You probably wouldn't consider the BlackBerry Bold a particularly great gaming device, and even now there aren't many apps or games available. But things are changing, thanks to handsets like the Bold 9900 and the other touchscreen-enabled models released this year.
With a new operating system and other innovations, RIM has had an interesting year. On the one hand, the PlayBook tablet has been selling poorly, while the business market contains many customers who have been swayed by the desire of iPhone ownership (and other smartphones).
On the other hand, kids have decided a BlackBerry (mostly the Curve models) is the only phone to be seen with, primarily for BBM (BlackBerry Messenger). And why not, given how cheap BBM makes it to keep in touch with friends?
To kids, BBM is the game changer. Throw in the excellent email service and fully integrated Facebook and Twitter and you can pretty much stop worrying about apps. What's more important than anything else is a good keyboard.
Put fingers to keys
RIM has tried models with the controversial 'SureType' messaging system, and even a phone with a traditional numeric keypad and old skool predictive text, but a proper QWERTY keyboard is what most most people want.
The touch-only Storm models did anything but go down a storm, while the jury is still out on the 9860 (we'll have our review of that up later). We can see how RIM is keen to produce a device that can be compared with an iPhone, but can it succeed without its strongest asset?
The Bold 9000, the first Bold, was both loved and hated by users. Loved for its keyboard, screen quality, and audio, but despised for being bulky and suffering poor battery life. 3G was never really needed for a BlackBerry, thanks to the BlackBerry servers stripping and compressing the data.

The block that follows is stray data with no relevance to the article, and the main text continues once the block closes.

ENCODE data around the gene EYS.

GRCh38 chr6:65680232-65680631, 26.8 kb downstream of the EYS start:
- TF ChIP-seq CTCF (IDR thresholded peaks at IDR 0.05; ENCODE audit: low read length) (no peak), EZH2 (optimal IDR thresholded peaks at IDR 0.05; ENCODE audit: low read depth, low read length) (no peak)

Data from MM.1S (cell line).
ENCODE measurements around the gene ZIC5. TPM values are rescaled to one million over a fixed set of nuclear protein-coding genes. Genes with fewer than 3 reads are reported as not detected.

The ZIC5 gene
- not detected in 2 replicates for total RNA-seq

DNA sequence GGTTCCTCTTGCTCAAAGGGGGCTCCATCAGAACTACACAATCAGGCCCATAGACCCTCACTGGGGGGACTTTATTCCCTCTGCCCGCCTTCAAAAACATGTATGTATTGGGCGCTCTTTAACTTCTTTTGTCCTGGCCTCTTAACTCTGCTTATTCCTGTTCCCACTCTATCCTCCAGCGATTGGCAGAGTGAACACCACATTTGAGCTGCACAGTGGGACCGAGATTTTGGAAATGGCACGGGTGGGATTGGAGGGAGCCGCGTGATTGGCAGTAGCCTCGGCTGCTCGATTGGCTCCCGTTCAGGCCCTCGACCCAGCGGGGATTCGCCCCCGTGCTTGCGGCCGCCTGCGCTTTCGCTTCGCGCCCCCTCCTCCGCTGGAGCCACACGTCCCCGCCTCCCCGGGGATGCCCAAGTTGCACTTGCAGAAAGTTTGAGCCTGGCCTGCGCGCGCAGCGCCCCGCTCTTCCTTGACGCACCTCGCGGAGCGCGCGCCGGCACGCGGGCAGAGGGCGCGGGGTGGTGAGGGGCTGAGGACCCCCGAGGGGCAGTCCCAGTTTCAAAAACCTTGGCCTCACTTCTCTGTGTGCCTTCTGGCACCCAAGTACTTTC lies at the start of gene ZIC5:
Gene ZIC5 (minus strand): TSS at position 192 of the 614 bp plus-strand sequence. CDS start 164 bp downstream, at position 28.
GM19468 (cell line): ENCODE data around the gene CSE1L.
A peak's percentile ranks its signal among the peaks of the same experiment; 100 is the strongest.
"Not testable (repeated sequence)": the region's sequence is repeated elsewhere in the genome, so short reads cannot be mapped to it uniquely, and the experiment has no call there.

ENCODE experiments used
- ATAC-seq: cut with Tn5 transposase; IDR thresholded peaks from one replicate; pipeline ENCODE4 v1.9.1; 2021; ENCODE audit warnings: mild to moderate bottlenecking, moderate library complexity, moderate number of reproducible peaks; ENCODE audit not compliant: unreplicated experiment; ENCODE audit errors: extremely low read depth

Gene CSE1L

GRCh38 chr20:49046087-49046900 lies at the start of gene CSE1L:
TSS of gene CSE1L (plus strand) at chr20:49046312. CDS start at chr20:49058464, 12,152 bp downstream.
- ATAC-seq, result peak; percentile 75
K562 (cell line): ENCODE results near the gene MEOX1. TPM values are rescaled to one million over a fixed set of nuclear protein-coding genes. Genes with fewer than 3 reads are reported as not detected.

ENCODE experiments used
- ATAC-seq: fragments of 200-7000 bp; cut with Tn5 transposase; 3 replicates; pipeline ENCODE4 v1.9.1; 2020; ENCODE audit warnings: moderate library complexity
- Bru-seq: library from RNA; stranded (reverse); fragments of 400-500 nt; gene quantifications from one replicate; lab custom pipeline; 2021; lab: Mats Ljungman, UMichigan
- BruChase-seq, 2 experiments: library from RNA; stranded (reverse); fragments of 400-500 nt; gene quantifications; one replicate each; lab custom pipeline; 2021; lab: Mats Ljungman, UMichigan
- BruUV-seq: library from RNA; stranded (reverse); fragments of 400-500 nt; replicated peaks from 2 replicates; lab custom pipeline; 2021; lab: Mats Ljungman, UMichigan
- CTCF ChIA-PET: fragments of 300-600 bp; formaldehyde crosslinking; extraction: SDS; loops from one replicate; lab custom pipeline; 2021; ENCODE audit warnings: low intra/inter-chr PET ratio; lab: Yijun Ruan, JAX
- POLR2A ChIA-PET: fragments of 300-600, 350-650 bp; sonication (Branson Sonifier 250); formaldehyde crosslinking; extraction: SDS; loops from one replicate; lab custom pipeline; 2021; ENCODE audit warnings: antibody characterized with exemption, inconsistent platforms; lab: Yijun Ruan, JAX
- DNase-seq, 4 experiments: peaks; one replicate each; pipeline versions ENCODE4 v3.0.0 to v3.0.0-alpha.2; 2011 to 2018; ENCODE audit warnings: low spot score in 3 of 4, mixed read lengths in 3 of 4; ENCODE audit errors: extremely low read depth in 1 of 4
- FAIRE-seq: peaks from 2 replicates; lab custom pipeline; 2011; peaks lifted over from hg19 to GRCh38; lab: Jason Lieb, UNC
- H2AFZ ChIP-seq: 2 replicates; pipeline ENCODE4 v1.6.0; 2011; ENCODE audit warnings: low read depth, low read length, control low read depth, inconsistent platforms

And then came the desire to send and receive photos and videos, as well as browse content-rich websites. 3G and wi-fi became a must, and the Bold was born.
End of class
Anyway, enough with the history lesson. The Bold 9000 was followed by the smaller 9700 and then the faster 9780, which also introduced BlackBerry OS 6. This made the user experience a lot better, with better looking menus and new apps like BlackBerry Protect, a free service that backs up your data wirelessly, as well as making it easy to trace or erase your device.
OS 6 was designed to work with touchscreen devices, which prompted the launch of the first Torch, with a slide-out keyboard, but using thinner keys without the same tactile feedback. The Torch also suffered a number of production issues that affected build quality.
With RIM seemingly trying everything, it finally got around to producing the 9900. Wider but thinner than a 9780, it packs in a powerful 1.2GHz processor and bigger screen. What's more, it now has OS 7, although the changes are fairly minimal and the only new feature of note is support for NFC (Near-Field Communication).
With the bigger keyboard, we've finally got what we missed from the original 9000. It's so easy to type that it's the nearest you'll come to being content to leave your laptop behind. The screen is now increased to a staggering 640x480 pixels, meaning you can even work on spreadsheets with relative ease. Who needs a tablet?
If only there were more games. Instead, there are plenty of apps to help with travel (clearly all BlackBerry users are jet-setters) and check on news and sport results.
Nothing comes without compromise these days, and one compromise in the Bold 9900 is the camera losing autofocus in favour of an EDoF sensor (Extended Depth of Field).